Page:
The Library Basement
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Electing Not to Vote (7): Paul Alexander

This is the seventh in my series of interactions with the essays collected in Electing Not to Vote: Christian Reflections on Reasons for Not Voting. Paul Alexander provides an essay entitled “Voting With Our Lives: Ongoing Conversations Along the Path Pentecostal Faithfulness.” Alexander opens his essay with the following questions:

So, is voting a legitimate strategy for faithful Christians to use to witness to the kingship of God?  Is voting a legitimate strategy to help redeem the world right here and now where people are really suffering . . . ?  Is voting a legitimate strategy to reduce sin and violence, to increase the peace, and to glorify God - to be the church we're called to be? (81)

My initial reaction is to answer that voting may not be a good means of achieving those ends.  However, I do not think that voting's utility is limited to witnessing to the lordship of Jesus and redeeming the world.  Voting might achieve the end of being better neighbors εν πολει ανθρωπου (in the City of Man), for example.  Alexander concludes that it is a subjective judgment, resting ultimately on how one understands voting.

The essay continues with some deconstruction of the concept of voting.  "We vote every day."  Namely, he looks for what it is about political elections which is any different than the many other types of choices we make day in and day out.  One significant difference he notes is that one's selection of Pepsi over Coke is unlikely to be enforced by violence, whereas national-political very well may be.  Depending on one's views on non-violence, this could certainly make voting a questionable activity.

However, Alexander concludes that a proper understanding of voting is only a partial solution.  It must be accompanied by a proper ecclesiology. Here Alexander turns to the early roots of Pentecostalism, which were largely nonviolent.  As someone who grew up in a branch of the Pentecostal movement (Foursquare), this was news to me.  This included condemnations of "immoderate patriotism" and "national sectarianism."  The historical sketches alone make this essay worth reading.  The major thrust is that Pentecostals understood that undue allegiance to state made prophetic witness impossible. Alexander notes that voting for someone who would lead in a manner contrary to Christ's teaching would be "less than total allegiance to the king of kings."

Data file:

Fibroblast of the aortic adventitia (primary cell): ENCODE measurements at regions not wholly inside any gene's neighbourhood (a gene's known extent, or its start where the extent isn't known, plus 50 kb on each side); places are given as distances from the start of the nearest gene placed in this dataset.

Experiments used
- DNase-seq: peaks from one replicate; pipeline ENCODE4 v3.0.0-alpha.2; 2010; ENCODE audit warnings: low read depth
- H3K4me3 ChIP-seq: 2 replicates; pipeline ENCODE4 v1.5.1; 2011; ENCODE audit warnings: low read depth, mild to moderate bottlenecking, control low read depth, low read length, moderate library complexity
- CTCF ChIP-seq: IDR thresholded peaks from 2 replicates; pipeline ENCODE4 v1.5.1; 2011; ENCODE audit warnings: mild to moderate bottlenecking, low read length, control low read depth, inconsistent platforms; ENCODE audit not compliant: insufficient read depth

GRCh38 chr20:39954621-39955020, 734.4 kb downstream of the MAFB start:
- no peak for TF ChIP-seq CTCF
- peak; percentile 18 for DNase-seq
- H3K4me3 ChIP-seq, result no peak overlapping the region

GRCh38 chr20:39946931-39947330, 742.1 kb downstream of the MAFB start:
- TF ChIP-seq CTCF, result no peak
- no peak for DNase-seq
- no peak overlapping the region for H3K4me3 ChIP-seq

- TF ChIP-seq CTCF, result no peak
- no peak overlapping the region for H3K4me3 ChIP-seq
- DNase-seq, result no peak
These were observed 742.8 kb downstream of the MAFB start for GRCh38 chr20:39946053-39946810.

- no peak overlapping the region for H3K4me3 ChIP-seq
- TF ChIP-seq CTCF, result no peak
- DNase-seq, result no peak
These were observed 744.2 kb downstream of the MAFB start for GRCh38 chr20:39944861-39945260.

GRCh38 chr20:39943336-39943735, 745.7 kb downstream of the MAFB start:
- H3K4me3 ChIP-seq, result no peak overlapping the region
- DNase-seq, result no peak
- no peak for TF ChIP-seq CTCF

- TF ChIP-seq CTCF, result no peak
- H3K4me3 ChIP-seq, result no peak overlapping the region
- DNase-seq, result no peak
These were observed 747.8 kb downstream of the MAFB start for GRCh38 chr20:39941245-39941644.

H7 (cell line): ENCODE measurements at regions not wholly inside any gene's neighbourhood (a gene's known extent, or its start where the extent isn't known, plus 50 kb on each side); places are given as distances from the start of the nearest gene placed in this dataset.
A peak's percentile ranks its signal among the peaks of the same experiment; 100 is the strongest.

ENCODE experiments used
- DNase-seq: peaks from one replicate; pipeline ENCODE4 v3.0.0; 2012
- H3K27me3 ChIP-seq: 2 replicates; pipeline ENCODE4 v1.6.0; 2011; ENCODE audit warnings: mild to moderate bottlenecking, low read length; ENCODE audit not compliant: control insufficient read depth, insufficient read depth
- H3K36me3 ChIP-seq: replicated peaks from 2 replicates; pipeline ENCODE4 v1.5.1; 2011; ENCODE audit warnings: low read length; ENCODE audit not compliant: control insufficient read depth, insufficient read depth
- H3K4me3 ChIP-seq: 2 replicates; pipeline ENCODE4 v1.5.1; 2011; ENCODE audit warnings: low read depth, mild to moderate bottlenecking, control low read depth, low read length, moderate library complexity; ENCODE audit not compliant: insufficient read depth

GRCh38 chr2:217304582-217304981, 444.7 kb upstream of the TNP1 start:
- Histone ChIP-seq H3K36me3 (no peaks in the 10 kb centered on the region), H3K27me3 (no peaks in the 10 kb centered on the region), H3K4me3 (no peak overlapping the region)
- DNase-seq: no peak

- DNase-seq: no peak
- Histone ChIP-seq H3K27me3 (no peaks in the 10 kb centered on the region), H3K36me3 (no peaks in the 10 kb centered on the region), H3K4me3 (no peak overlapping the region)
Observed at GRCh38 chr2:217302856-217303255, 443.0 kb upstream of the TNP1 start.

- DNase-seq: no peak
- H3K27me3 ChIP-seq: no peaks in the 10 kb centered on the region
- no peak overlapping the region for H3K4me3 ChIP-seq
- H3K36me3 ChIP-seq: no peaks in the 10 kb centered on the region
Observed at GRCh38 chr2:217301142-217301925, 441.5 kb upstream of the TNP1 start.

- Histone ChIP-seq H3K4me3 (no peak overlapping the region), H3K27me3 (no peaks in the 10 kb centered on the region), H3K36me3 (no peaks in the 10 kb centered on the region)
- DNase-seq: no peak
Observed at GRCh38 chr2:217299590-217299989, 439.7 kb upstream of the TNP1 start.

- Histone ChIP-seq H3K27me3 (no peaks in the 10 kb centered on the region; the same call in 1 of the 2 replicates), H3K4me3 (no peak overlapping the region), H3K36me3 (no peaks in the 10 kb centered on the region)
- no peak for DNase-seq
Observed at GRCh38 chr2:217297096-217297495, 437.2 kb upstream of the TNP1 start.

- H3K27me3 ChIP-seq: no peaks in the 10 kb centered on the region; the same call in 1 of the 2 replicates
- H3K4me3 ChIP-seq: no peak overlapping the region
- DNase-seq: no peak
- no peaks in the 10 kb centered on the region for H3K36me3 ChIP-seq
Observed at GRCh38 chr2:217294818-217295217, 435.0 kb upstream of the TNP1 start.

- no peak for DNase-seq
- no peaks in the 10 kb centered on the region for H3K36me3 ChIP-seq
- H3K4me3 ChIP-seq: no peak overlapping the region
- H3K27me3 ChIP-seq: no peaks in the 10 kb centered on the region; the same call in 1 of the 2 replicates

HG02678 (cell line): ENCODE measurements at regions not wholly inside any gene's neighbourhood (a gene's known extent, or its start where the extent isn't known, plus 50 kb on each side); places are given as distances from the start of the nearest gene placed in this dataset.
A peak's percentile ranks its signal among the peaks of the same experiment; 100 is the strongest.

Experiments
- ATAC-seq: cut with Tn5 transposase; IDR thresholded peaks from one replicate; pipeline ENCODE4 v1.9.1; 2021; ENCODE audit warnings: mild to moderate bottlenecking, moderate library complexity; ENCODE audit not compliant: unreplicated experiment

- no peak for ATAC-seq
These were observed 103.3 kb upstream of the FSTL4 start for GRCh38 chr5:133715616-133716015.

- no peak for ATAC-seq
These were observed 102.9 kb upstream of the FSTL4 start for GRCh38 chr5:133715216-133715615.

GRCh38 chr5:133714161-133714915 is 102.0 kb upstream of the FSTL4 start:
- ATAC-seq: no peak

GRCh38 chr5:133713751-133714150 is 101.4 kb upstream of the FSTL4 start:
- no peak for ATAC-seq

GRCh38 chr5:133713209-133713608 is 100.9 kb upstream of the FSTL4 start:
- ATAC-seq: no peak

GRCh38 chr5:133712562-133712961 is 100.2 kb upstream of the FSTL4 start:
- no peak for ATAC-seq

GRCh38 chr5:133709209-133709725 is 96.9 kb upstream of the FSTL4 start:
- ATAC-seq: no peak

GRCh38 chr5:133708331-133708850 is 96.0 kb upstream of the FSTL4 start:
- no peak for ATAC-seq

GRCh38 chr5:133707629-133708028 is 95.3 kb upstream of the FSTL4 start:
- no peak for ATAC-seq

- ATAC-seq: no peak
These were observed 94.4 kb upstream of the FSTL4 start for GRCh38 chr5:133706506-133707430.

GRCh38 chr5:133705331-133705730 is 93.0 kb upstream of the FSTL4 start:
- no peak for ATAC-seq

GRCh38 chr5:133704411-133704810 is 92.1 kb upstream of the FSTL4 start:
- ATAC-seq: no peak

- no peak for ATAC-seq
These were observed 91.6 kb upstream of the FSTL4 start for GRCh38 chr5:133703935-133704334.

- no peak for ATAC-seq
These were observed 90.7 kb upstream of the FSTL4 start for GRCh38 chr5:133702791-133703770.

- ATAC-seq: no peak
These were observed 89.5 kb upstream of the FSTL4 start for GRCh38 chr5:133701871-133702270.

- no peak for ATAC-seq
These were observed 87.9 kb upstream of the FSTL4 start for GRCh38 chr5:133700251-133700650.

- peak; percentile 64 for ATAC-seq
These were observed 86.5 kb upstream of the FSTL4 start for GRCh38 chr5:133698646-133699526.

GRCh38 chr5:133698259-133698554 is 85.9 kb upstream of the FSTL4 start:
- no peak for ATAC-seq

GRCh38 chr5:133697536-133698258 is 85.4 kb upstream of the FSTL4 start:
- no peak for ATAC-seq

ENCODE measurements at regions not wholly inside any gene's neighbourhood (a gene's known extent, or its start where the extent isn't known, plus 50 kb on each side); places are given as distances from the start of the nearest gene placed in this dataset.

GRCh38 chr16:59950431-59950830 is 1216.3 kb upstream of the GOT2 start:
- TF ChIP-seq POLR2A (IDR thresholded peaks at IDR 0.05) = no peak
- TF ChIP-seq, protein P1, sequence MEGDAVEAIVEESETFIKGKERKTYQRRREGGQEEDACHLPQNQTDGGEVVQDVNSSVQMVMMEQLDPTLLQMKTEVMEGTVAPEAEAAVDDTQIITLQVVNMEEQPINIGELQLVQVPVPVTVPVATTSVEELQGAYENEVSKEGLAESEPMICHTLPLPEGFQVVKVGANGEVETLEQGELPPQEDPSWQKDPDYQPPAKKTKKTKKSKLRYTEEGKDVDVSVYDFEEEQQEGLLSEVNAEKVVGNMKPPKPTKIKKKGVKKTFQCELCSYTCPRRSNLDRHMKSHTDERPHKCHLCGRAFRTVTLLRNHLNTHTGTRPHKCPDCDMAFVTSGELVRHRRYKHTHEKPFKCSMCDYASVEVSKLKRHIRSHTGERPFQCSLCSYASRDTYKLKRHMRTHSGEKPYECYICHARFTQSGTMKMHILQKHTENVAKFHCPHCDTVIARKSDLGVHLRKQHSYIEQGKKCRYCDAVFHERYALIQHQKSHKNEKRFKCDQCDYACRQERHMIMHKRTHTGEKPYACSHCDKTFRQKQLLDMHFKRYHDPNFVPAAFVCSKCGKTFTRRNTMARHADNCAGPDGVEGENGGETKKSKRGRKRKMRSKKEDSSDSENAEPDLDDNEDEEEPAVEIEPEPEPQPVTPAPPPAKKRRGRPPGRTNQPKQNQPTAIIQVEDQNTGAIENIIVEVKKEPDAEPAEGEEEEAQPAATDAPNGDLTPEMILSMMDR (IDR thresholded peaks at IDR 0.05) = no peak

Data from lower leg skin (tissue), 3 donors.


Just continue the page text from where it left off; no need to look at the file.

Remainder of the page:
He ultimately recommends "voting with our lives" as a more constructive form of political engagement than visiting the ballot box.  I am not sure I agree with Alexander's understanding of allegiance being compromised by voting, but I can understand where he is coming from.  I also agree that voting is a poor (the worst?) form of political engagement, but I am not sure if that justifies the exclusion of voting on Christian grounds.

My overall impression of the essay is positive.  It was good to hear about Pentecostals who, as a result of their preaching against nationalism, had files opened at the FBI and War Department. As a tangential issue, I find it interesting how many historical Christian movements in the US have tended away from non-voting, nonviolence, and pacifism in order to embrace the status quo of nationalism in the last century.  It is a recurring theme in this collection.  For some reason, these positions seem to be very difficult to maintain faithfully.  Given the great surge of nationalism in this nation in that time frame, I am not surprised.

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